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Christine Simmonds-Moore, David Mitchell & Maya Baumeister
University of West Georgia
Introduction: This project sought to explore how mindfulness and interoception correlate with different forms of exceptional experience (ExE) and to one another. Exceptional experiences (ExE) refer to a range of unusual but not uncommon ways of experiencing the world, including experiences that are often labeled as “paranormal”. Belz and Fach (2015) note that there are four main ways in which people experience ExE. These occur as anomalies in the self-model (internal), anomalies in the world model (external and on the body); dissociative phenomena (self and world are dissociated) and coincidence phenomena (unusual coincidences between the self and the world models). To date there is little research on the correlates of these different ways of experiencing ExE.
Meditation and meditative states of consciousness are associated with increased reporting of ExE and psi performance (Roney-Dougal, 2015; Penberthy et al., 2020). Mindfulness may be important in the etiology of ExE, given its association with an attitude or stance that is openly aware as well as focally attentive in a non-judgmental way to one’s inner and outer experience. Baer and colleagues (2008) identified five general qualities of mindfulness and this study explores how these different facets might relate to the different types of ExE.
Interoception refers to how much the body is being listened to, within the current psycho-social context and may be important in understanding consciousness (Craig, 2009). This study explores how different aspects of interoception relate to the different types of ExE. Prior research suggests a relationship between certain types of meditation and increased interoception (Kok & Singer, 2017) but more research is needed to clarify the nature of the relationship. This study explores correlates between mindfulness, interoception and ExE subscales and a qualitative analysis of open ended questions about each ExE subtype.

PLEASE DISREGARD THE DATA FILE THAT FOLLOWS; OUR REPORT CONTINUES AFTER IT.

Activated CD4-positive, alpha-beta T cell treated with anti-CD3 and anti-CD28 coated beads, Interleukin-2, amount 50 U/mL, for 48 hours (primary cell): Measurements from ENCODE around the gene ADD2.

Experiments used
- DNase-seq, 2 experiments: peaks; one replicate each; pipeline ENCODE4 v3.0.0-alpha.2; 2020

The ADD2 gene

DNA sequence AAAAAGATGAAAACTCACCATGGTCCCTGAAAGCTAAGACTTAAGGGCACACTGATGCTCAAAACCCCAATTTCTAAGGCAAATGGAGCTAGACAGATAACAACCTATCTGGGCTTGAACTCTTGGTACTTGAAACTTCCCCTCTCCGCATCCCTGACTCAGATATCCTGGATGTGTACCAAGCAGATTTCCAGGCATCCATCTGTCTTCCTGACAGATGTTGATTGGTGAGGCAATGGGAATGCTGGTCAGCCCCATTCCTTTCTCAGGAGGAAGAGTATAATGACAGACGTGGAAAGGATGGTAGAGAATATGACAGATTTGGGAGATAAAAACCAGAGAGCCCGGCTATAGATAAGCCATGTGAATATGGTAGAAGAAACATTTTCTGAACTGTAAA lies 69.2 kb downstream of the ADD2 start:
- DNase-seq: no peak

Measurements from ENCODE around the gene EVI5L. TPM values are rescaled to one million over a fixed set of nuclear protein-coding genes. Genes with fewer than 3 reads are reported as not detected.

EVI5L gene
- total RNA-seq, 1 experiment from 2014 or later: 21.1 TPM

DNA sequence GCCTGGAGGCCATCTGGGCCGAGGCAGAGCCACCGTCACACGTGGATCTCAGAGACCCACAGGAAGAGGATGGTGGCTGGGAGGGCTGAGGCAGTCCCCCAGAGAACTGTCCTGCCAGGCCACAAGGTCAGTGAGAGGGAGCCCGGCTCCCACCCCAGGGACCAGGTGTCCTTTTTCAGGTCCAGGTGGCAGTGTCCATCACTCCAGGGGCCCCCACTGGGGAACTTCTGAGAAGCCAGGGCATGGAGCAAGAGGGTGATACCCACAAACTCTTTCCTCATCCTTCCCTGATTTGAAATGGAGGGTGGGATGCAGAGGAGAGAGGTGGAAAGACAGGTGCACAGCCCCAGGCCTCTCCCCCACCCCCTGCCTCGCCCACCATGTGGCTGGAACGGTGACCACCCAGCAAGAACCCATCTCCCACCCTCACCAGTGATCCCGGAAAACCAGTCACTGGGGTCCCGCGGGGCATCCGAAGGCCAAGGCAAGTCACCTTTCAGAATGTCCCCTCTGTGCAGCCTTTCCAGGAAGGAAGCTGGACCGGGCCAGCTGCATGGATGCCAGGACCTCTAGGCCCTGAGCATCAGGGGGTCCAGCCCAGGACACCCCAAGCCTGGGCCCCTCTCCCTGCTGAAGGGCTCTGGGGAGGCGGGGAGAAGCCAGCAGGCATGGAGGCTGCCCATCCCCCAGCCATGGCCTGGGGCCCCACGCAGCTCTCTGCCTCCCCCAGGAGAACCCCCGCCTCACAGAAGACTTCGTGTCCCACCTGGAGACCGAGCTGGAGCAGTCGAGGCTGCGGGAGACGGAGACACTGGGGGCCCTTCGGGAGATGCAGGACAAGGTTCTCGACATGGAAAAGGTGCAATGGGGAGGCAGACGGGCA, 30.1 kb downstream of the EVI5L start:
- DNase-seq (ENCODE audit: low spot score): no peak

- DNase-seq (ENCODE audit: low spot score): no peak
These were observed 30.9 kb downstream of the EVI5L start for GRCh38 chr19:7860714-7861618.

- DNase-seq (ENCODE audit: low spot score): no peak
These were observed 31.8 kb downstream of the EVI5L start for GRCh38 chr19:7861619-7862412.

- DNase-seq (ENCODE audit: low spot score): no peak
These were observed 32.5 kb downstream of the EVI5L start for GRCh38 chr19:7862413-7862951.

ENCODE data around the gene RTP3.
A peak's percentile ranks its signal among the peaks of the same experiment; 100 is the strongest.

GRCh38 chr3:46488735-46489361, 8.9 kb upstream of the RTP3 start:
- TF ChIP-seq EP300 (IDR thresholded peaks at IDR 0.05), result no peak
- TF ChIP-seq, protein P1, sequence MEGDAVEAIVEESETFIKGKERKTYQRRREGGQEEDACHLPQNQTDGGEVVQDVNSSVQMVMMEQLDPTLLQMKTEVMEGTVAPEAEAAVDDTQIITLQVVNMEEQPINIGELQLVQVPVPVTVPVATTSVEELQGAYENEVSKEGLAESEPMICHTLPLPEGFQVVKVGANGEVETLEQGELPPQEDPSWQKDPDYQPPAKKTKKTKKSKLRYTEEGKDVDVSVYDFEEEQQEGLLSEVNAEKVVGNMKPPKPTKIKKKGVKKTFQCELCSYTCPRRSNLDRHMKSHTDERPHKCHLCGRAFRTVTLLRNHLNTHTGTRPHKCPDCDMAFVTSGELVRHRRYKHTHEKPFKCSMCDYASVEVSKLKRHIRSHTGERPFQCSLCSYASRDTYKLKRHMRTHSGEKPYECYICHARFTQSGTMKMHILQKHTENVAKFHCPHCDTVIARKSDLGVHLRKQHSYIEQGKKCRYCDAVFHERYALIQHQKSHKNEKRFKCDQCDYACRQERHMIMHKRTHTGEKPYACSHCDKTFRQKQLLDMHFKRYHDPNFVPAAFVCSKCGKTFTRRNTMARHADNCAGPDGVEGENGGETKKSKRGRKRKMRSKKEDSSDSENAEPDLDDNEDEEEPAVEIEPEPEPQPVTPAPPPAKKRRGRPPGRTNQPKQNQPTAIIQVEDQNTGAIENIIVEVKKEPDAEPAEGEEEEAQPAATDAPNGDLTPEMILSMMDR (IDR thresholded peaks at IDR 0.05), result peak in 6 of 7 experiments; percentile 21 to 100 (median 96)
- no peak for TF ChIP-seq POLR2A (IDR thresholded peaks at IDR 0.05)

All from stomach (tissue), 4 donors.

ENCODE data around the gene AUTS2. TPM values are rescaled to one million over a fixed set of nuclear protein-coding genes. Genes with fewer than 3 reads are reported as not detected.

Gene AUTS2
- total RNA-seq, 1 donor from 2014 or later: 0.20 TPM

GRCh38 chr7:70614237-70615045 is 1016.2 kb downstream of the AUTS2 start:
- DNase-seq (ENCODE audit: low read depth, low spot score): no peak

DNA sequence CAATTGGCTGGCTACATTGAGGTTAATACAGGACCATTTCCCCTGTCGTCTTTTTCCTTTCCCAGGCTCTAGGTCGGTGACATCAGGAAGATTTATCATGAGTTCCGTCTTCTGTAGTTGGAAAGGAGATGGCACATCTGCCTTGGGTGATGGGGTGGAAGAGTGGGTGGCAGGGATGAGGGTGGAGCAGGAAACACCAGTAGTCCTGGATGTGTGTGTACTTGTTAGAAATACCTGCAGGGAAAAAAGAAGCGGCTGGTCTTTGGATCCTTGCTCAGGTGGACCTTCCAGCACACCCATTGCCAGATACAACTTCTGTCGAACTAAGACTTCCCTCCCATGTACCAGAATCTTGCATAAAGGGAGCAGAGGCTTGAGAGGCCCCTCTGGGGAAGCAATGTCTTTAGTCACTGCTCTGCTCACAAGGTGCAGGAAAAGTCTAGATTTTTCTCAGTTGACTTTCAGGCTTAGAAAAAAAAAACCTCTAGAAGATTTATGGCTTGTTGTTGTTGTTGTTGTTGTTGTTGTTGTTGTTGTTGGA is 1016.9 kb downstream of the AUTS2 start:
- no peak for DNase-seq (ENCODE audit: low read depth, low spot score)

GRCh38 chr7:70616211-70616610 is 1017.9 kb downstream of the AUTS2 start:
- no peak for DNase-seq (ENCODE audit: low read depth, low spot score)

Methods: This was a convergent mixed methods design. Psychology undergraduate and graduate students at UWG were invited to participate in an online survey which was set up in Qualtrics. The survey included a consent statement; demographics questions, a measure of mindfulness (the FFMQ), a measure of interoception (the MAIA), and the PAGE-R measure for exceptional experiences (Fach, Atmanspacher, Landolt, Wyss, & Rössler, 2013). This has 4 subscales measuring the different ways of experiencing ExE; ExE in the environment, internal ExE, knowledge-based ExE and physical ExE. Open-ended sections followed each subsection of the PAGE-R to ask participants to elaborate on the experience that they indicate having experienced in the questionnaire.
Results: There were 52 usable responses (14 were male and 38 were female). One of the 5 facets of mindfulnesscorrelated positively and significantly with all 4 of the ExE subscales. Six of the 8 interoception subscales correlated positively and significantly with ExE subscales. Several mindfulness facets correlated positively and significantly with interoception subscales. A TA identified themes for each of the ways in which people described different forms of ExE.